On the professional side, I worked at Google and YouTube for five years. This was where I would see platforms like Facebook, Instagram and Twitter that allowed for creator-to-fan communication.
“I was obsessed with Eminem when I was younger. I knew everything about this person, but I had no place to showcase that.”
But there’s a huge white space that only lets people connect via comment, or show their love through one tap of a heart. Meanwhile, people are crying in their bedrooms obsessed with these people, but all they can do is ‘like’.
It’s always these super passive actions and microtransactions that don’t always leverage the full depth of passion that somebody is willing to go to.
This begged the question of, “Hey, how do we get this started?”
You’ve started with Taylor Swift and BTS on Fave, why are their fandoms the first on the platform?
Early last year, before any line of code was written, we began by interviewing a bunch of fans. What does this user group need? What do they struggle with? What do they want?
A lot of those fans were Taylor Swift fans, so we started meeting a network of Swifties. From there, it was natural for us to continue on that route and build on it. We wanted to start with one fandom to really build that sense of community and understand how that would work.
Even though we have these relationships with labels and management teams, we aren’t taking that as the approach.
“super fans know the inside jokes that maybe the artist don’t even know.”
We aren’t working directly with the artists to have them start the fandom and then create all these campaigns. We’re partnering with the fan influencers.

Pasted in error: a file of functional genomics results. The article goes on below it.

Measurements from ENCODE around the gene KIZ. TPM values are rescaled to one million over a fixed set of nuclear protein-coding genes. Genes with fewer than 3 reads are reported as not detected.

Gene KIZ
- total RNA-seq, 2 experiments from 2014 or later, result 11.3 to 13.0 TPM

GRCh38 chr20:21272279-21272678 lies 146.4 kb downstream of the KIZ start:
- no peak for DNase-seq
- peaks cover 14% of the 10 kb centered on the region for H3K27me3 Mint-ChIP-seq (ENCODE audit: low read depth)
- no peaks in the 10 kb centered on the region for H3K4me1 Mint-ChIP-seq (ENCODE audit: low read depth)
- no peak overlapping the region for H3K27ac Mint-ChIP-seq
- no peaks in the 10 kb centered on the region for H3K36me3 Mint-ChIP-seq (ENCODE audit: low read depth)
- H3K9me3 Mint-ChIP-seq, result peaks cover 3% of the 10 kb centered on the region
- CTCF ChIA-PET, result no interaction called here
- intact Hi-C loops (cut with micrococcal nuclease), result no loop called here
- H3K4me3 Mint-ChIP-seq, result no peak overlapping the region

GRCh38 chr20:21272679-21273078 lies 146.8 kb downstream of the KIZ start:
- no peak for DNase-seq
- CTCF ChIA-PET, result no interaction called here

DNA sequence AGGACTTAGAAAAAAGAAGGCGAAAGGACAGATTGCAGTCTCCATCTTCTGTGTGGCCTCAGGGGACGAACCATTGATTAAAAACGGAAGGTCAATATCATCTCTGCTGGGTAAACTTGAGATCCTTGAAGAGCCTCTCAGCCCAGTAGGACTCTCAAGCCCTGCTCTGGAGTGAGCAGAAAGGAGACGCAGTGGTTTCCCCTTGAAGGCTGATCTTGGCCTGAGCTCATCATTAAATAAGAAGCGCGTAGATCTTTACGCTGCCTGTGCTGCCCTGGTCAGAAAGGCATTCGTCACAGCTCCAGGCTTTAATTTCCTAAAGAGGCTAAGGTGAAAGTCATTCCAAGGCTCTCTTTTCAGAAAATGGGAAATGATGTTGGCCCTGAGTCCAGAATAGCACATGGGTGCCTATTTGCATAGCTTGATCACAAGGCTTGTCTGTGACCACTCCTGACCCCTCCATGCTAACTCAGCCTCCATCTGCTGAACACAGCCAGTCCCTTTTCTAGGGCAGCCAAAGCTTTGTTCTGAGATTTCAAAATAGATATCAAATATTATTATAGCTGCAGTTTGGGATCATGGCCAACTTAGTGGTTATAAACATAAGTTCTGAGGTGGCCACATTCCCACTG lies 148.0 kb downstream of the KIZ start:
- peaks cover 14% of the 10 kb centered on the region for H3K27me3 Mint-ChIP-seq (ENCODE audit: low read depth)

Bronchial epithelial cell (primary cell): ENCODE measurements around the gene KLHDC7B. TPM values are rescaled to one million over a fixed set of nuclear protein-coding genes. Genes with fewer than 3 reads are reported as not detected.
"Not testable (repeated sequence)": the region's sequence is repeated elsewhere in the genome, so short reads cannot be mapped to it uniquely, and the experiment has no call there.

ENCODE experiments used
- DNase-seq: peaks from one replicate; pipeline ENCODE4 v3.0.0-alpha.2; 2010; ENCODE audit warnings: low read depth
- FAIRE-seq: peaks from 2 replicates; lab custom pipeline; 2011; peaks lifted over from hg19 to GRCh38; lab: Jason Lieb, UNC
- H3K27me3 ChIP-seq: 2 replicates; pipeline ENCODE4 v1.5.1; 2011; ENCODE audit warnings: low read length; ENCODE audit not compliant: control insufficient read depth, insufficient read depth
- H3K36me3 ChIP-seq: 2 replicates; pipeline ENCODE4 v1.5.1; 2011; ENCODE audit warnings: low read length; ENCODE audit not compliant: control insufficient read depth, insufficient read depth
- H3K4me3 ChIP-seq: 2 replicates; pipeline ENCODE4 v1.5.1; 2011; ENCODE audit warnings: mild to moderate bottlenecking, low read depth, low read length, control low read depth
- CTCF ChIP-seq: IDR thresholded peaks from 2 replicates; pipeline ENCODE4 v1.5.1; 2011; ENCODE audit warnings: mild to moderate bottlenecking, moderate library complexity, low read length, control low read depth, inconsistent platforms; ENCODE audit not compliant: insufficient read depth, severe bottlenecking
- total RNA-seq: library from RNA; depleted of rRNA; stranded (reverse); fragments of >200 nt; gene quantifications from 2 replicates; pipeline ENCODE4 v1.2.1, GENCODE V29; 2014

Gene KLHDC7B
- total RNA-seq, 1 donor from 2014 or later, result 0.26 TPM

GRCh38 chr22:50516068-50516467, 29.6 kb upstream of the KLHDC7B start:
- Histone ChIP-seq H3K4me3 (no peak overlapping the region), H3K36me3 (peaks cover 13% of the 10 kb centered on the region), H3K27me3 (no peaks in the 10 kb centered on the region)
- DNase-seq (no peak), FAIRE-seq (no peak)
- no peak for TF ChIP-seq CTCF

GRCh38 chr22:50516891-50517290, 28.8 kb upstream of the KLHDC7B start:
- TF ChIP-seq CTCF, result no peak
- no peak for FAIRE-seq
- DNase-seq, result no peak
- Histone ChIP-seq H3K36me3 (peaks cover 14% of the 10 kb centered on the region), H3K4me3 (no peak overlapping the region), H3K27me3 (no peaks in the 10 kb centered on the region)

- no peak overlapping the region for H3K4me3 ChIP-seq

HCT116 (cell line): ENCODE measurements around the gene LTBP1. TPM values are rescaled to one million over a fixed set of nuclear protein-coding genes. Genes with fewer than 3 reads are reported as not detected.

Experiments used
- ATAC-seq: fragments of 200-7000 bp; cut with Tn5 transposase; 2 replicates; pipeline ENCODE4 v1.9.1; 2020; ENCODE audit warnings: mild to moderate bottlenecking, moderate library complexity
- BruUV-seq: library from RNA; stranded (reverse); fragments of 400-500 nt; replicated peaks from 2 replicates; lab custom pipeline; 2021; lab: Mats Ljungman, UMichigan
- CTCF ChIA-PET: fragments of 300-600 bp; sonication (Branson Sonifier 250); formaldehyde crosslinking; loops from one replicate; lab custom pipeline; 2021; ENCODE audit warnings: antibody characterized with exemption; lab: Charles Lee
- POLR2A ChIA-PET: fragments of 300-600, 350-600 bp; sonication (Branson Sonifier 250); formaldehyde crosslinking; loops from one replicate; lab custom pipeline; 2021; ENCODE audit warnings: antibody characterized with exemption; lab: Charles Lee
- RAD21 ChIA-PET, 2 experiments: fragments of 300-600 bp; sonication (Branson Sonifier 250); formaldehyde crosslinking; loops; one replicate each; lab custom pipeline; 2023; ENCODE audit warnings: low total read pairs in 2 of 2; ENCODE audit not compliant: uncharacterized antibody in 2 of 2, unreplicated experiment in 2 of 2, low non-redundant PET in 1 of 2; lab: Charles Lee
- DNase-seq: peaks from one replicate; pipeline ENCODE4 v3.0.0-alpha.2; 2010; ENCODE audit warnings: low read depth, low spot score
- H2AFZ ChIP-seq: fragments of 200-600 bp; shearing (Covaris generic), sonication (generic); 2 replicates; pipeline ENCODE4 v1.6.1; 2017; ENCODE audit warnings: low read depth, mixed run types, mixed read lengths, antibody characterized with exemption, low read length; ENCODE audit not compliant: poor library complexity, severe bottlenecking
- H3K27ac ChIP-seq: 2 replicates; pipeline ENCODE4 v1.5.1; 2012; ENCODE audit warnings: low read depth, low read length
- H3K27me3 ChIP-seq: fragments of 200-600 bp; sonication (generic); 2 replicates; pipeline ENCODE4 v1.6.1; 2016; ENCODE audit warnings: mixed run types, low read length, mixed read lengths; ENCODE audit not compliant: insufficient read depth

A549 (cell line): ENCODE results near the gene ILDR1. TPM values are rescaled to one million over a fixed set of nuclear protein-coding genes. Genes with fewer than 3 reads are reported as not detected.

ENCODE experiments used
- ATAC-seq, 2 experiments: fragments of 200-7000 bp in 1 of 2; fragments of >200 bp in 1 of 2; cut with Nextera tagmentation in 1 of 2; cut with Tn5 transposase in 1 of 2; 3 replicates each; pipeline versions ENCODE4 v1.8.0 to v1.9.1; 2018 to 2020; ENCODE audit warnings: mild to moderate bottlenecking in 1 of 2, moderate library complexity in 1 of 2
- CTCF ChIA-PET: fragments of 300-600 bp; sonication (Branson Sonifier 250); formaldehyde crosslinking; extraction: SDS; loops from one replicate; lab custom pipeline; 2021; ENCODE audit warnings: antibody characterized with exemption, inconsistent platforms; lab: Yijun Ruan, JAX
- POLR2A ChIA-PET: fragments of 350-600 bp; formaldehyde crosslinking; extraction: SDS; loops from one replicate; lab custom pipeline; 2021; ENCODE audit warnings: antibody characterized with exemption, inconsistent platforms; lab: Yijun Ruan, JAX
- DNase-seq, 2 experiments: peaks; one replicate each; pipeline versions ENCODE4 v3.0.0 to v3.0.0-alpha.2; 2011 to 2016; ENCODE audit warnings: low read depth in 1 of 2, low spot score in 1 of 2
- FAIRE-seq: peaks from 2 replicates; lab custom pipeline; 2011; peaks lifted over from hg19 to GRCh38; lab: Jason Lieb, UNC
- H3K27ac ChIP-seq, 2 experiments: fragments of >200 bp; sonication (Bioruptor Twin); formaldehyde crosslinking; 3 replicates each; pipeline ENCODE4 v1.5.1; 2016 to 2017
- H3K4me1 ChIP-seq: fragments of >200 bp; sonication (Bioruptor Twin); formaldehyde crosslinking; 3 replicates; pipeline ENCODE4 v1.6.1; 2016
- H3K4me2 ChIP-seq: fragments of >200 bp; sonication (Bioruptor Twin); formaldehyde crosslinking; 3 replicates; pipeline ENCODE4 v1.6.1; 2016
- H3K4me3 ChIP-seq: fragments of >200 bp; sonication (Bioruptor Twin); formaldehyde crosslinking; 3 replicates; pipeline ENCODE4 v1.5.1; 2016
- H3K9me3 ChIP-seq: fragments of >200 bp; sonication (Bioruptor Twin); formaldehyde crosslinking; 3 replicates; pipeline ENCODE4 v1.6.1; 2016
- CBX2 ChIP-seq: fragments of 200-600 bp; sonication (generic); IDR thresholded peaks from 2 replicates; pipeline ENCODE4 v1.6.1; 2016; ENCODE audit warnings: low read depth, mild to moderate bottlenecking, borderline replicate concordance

Those [influencers] are the ones who want this. They are our core customer. These super fans know the inside jokes that maybe the artist don’t even know.
There’s plenty of products out there that allow these creators to have a space for their fans to get exclusive stuff, but what would you want out of the community? And how do we work with you to build what that is? That served to be a very interesting space and partnership for us than only going through the artist teams.
We took a similar approach with the BTS launch. Hybe is one of our investors and they’ve been a major partner, but we’re not relying on them to bring the boys to the platform.
We’re saying, thanks so much for this investment and we cannot wait to work with you on this, but let’s shift our focus to the fans and the ARMY – this huge, self-sustaining fandom.
I think people underestimate how much time and attention and focus fans put into their fandoms, so we wanted to learn from them and partner with them to launch Fave.
This provided us a unique take and spin on making sure that the space we’re building was built for the customers, not necessarily for how the artist wanted it to be.
How does Fave generate revenue?
Right now, we have one revenue stream potential for us, and that’s the marketplace.
That’s where Fave takes a 10% cut of the sales generated from the fan seller. The artist also takes a 10% cut of the revenue. The fan gets 80%.
how does the licensing work?
What we’re doing is helping to mitigate the feeling that artists have where they see a product being sold, [they think] this is all infringing on a trademark and send takedown notices.
“Artists are not going to make bathing suits or a lamp with their face on. But the fans will.”
Artists feel kind of icky about seeing some of these other things getting created. But we want this to be a partnership [between artists and fans], not adversaries.
Artists are not going to make bathing suits or a lamp with their face on. They’re not going to make a handcrafted picture frame of their name. But the fans will. They can leverage that to be a business.
there are other products that artists might not want their face on. How is that picked up?
The artists have control over the items that are being sold by blocking things they may not be comfortable with, but they’re not necessarily there to say, “Let me pre-approve everything that comes in.”
Users can flag content, just like any user generated content platform, but the artists can also go in and share with us what they want on there.